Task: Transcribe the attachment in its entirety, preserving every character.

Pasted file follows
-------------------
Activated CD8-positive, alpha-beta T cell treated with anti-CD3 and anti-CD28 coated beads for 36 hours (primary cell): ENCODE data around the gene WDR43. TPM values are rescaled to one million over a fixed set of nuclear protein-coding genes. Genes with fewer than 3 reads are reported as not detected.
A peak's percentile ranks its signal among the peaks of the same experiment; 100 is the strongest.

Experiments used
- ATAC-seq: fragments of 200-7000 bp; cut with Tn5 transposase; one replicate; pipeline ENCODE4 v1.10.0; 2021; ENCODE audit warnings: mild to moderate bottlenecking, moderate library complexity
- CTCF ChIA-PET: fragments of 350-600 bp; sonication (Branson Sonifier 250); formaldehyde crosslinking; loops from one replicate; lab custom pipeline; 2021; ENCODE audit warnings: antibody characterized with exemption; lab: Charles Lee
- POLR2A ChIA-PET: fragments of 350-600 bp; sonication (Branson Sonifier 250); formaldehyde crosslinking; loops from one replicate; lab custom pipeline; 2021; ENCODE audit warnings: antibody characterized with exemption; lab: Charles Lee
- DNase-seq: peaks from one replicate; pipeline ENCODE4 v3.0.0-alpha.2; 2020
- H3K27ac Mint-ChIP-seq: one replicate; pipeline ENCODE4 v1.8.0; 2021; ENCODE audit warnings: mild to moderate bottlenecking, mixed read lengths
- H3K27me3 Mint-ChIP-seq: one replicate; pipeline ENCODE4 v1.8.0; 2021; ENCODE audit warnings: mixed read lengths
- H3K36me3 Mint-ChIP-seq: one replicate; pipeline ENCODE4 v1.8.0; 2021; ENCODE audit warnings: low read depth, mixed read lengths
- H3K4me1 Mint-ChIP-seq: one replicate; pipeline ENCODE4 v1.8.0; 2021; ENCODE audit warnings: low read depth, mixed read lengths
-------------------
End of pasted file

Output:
Activated CD8-positive, alpha-beta T cell treated with anti-CD3 and anti-CD28 coated beads for 36 hours (primary cell): ENCODE data around the gene WDR43. TPM values are rescaled to one million over a fixed set of nuclear protein-coding genes. Genes with fewer than 3 reads are reported as not detected.
A peak's percentile ranks its signal among the peaks of the same experiment; 100 is the strongest.

Experiments used
- ATAC-seq: fragments of 200-7000 bp; cut with Tn5 transposase; one replicate; pipeline ENCODE4 v1.10.0; 2021; ENCODE audit warnings: mild to moderate bottlenecking, moderate library complexity
- CTCF ChIA-PET: fragments of 350-600 bp; sonication (Branson Sonifier 250); formaldehyde crosslinking; loops from one replicate; lab custom pipeline; 2021; ENCODE audit warnings: antibody characterized with exemption; lab: Charles Lee
- POLR2A ChIA-PET: fragments of 350-600 bp; sonication (Branson Sonifier 250); formaldehyde crosslinking; loops from one replicate; lab custom pipeline; 2021; ENCODE audit warnings: antibody characterized with exemption; lab: Charles Lee
- DNase-seq: peaks from one replicate; pipeline ENCODE4 v3.0.0-alpha.2; 2020
- H3K27ac Mint-ChIP-seq: one replicate; pipeline ENCODE4 v1.8.0; 2021; ENCODE audit warnings: mild to moderate bottlenecking, mixed read lengths
- H3K27me3 Mint-ChIP-seq: one replicate; pipeline ENCODE4 v1.8.0; 2021; ENCODE audit warnings: mixed read lengths
- H3K36me3 Mint-ChIP-seq: one replicate; pipeline ENCODE4 v1.8.0; 2021; ENCODE audit warnings: low read depth, mixed read lengths
- H3K4me1 Mint-ChIP-seq: one replicate; pipeline ENCODE4 v1.8.0; 2021; ENCODE audit warnings: low read depth, mixed read lengths